My experience studying the MSc in Global Central Banking & Financial Regulation

05 October 2020

"I am here to learn and soak up as much information from all sources, and it is a blessing to have teachers who want their students to succeed and to have fellow students share such unique experiences". MSc Global Central Banking & Financial Regulation participant, Matthew McConnell, explains why he chose to study our online programme.   

Having graduated a year ago from university and beginning my career at a large investment bank, I knew that there was a path I wanted to explore in which I yet had any experience. From the beginning of university and the internships that followed, I pursued economics and industry research with stock selection without a full picture of what underlying factors influence aggregate behaviour. In my short experience I have always drawn to volatility in financial markets and financial history, perusing peculiar data and books going back before the 1700s to find more clarity in what could be happening today and how it may relate to what happens tomorrow. I always in the end came to the conclusion that central banks were the crux of banking and financial market behaviour, and if it was not a direct impact at all times, it was indirect indeed.

Whether it was the printing of money, the debasement of coinage, purchase of financial assets, or being a lender in hard times, it appeared as if central banking was the key to my further understanding of speculation, valuation, and inflation. Throughout history of bubbles and busts, it appears only one central bank did not exude scrupulous behaviour and beget bubbles: the Amsterdam Wisslebank. With such odds against stable economic and financial activity over a prolonged period of time, I truly needed to understand more of the fundamentals behind what money truly is, how banking works in its core fundamental activities, and more than all, how central banks intertwine with the two. One can discuss monetary policy and the banking sector as separate entities, but it appears as if it is not credible to discuss other forms of economics without highlighting the availability of money and credit.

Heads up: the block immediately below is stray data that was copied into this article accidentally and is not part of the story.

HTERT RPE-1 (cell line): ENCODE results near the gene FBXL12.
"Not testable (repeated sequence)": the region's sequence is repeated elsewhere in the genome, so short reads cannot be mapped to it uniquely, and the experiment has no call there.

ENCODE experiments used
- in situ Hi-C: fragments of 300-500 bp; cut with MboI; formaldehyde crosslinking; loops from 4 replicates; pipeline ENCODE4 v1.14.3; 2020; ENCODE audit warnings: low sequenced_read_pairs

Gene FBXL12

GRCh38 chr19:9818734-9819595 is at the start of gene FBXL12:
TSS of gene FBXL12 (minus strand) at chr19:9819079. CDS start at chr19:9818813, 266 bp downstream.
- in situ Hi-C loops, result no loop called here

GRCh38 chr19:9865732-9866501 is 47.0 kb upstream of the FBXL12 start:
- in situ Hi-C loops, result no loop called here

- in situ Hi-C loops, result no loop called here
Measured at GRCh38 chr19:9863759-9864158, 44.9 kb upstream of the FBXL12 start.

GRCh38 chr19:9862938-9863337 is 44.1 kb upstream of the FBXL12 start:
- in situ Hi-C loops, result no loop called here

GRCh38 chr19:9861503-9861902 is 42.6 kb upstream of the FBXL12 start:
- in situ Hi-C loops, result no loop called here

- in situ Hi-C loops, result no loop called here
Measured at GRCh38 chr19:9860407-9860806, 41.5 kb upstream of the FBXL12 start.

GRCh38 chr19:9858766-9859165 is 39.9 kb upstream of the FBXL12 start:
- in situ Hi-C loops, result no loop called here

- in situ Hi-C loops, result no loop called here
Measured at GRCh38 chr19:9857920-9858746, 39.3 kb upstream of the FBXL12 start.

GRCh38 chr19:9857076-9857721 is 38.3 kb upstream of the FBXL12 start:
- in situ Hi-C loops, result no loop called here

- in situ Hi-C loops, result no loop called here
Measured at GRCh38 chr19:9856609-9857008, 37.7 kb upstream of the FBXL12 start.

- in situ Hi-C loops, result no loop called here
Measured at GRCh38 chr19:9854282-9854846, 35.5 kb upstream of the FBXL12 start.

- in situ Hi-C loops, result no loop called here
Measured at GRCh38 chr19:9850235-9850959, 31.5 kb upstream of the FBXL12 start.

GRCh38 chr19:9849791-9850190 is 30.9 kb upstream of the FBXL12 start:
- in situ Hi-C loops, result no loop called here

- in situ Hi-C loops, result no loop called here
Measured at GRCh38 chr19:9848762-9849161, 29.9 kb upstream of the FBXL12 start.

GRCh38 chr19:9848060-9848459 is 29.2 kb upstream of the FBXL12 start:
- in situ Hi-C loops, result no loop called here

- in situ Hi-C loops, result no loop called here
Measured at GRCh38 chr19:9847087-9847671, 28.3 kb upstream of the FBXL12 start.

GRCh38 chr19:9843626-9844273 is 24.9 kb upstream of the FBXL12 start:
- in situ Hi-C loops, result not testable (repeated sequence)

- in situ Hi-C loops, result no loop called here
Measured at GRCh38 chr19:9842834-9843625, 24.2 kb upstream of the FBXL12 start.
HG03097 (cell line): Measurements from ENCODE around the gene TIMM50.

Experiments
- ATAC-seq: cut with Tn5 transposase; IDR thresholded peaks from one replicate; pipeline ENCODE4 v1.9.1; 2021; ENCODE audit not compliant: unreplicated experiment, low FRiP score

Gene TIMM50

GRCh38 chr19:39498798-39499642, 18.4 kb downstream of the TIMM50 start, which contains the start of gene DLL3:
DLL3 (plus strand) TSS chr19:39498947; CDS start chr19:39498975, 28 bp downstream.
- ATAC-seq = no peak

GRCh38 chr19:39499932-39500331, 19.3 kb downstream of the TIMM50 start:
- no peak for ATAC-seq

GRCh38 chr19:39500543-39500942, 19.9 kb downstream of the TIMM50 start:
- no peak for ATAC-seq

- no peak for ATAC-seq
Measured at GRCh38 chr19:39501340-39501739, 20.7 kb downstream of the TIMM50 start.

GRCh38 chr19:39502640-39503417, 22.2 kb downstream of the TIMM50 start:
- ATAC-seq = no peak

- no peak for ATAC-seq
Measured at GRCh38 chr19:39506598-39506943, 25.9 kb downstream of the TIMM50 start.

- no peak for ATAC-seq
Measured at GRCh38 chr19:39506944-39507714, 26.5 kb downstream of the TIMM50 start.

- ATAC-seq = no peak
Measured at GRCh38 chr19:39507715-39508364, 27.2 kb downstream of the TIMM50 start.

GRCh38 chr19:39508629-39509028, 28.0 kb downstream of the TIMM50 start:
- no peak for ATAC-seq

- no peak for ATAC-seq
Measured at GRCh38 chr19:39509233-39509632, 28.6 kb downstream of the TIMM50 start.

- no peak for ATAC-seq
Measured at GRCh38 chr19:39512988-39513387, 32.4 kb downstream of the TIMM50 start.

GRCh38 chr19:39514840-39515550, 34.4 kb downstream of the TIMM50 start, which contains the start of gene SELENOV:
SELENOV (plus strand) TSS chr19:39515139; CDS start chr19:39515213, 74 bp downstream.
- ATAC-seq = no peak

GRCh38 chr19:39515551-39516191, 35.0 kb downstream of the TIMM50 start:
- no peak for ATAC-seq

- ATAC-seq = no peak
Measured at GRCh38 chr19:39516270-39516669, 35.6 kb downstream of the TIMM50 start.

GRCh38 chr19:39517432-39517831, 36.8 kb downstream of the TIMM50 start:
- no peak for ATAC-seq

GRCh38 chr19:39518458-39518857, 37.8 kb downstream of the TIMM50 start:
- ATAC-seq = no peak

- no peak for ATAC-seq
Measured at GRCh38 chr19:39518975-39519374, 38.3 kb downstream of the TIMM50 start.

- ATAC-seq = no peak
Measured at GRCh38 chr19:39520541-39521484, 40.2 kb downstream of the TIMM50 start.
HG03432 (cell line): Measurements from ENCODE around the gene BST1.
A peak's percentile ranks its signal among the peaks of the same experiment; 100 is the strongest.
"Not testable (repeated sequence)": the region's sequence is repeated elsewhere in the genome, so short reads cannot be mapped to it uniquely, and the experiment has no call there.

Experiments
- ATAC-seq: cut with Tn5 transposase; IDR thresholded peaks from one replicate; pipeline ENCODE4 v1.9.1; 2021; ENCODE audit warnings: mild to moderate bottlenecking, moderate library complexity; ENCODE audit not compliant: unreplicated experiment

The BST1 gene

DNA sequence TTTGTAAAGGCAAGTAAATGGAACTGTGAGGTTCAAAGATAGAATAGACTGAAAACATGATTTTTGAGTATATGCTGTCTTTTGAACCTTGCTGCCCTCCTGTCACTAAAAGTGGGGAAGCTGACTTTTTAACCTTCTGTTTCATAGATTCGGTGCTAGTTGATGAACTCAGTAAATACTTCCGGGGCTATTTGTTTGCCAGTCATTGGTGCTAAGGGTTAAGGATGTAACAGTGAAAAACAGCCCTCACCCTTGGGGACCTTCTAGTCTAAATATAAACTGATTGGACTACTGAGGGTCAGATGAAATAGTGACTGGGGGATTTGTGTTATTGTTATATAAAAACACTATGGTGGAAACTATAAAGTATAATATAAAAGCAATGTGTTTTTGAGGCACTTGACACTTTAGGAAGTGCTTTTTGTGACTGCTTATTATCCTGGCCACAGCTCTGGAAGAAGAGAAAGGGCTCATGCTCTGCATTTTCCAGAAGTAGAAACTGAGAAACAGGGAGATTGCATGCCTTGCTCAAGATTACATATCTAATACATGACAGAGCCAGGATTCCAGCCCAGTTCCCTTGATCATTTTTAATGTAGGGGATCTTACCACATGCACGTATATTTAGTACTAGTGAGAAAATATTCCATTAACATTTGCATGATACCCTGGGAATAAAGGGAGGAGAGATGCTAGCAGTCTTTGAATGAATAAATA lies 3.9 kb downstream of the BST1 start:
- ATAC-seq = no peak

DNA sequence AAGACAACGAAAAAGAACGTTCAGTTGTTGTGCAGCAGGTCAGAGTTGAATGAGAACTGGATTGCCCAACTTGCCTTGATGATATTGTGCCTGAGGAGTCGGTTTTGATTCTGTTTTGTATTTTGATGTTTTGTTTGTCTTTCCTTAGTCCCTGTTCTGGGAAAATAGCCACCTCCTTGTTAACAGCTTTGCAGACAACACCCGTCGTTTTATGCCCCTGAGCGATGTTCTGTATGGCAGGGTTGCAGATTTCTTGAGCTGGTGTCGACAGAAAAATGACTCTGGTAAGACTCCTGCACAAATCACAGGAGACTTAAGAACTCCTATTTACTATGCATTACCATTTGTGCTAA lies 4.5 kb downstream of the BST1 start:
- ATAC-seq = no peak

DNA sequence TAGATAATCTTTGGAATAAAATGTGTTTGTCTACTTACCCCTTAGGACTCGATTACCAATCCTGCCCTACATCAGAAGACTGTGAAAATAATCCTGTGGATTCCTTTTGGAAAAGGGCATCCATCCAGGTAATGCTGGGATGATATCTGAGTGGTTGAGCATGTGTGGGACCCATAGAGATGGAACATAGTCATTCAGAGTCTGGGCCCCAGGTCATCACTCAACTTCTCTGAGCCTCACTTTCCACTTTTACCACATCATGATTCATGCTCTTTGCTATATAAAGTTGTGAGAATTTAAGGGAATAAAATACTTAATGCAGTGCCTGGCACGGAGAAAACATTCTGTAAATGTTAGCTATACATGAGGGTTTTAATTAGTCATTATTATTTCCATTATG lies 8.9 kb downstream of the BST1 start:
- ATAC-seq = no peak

Credit may not make the world go round, but it makes the world grow without bound. Thus, understanding the core tenants of Warwick Business School’s (WBS) Masters in Central Banking and Financial Regulation is key, I believe, to understanding what the true drivers are in the world we live in. The professors on the programme are incredible and the students I have worked with are brilliant. I have never been around such passionate people who have immense experience globally in monetary policy and regulation. Without a doubt I have learned just as much collaborating with fellow students as with anyone I have ever learned from, and the professors drill in the knowledge to complete understanding of the topics.

The faculty is one I would never have imagined. The knowledge base, the interactive nature they have with the students, and the connections they have with central bankers makes this programme invaluable to participants like me. I am here to learn and soak up as much information from all sources, and it is a blessing to have teachers who want their students to succeed and to have fellow students share such unique experiences. What other programme across the world involves students from all continents trying to better their own financial institutions while also connecting under the umbrella of some of the best and most tenured professors in the world?

Find out more about the MSc in Global Central Banking & Financial Regulation.

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